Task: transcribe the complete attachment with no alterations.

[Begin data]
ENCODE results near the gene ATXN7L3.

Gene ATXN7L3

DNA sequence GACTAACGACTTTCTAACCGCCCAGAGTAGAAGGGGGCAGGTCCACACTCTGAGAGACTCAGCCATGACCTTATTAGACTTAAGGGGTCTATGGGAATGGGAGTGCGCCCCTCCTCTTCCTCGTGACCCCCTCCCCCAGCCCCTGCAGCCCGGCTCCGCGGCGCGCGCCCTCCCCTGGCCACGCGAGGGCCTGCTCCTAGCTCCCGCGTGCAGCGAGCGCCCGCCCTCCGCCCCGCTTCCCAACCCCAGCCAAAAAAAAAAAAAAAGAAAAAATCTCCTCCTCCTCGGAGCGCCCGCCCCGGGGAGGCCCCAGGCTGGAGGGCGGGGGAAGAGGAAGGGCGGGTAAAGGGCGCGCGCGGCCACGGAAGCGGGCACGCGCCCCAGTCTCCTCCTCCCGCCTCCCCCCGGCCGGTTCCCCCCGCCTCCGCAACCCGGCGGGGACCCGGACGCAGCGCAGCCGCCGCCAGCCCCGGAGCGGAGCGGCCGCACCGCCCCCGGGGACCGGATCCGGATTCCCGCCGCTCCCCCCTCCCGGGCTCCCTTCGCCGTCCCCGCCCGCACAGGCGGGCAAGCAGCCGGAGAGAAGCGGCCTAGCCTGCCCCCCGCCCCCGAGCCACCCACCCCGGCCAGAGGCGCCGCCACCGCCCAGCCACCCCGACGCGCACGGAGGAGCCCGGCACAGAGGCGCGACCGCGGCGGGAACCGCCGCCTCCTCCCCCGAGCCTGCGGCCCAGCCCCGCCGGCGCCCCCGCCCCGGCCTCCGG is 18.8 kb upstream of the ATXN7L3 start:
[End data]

ENCODE results near the gene ATXN7L3.

Gene ATXN7L3

DNA sequence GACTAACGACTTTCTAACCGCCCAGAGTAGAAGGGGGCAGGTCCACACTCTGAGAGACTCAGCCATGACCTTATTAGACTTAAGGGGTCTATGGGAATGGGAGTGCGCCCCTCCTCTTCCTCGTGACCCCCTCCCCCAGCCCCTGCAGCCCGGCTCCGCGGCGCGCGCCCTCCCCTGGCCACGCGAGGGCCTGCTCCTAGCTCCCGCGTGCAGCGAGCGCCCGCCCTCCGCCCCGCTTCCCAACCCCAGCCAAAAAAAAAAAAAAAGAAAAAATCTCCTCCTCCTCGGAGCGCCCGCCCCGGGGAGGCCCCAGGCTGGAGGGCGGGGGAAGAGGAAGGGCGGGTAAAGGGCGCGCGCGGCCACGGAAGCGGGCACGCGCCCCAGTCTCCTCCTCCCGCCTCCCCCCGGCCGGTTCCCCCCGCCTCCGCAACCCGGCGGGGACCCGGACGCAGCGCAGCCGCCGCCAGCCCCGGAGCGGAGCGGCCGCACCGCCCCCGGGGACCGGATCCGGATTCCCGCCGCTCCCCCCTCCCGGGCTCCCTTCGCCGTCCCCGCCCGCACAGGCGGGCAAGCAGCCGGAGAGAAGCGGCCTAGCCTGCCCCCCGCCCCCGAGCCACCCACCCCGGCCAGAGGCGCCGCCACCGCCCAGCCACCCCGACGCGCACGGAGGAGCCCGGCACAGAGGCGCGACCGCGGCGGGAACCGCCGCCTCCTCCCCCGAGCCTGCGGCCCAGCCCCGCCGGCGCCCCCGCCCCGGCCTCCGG is 18.8 kb upstream of the ATXN7L3 start: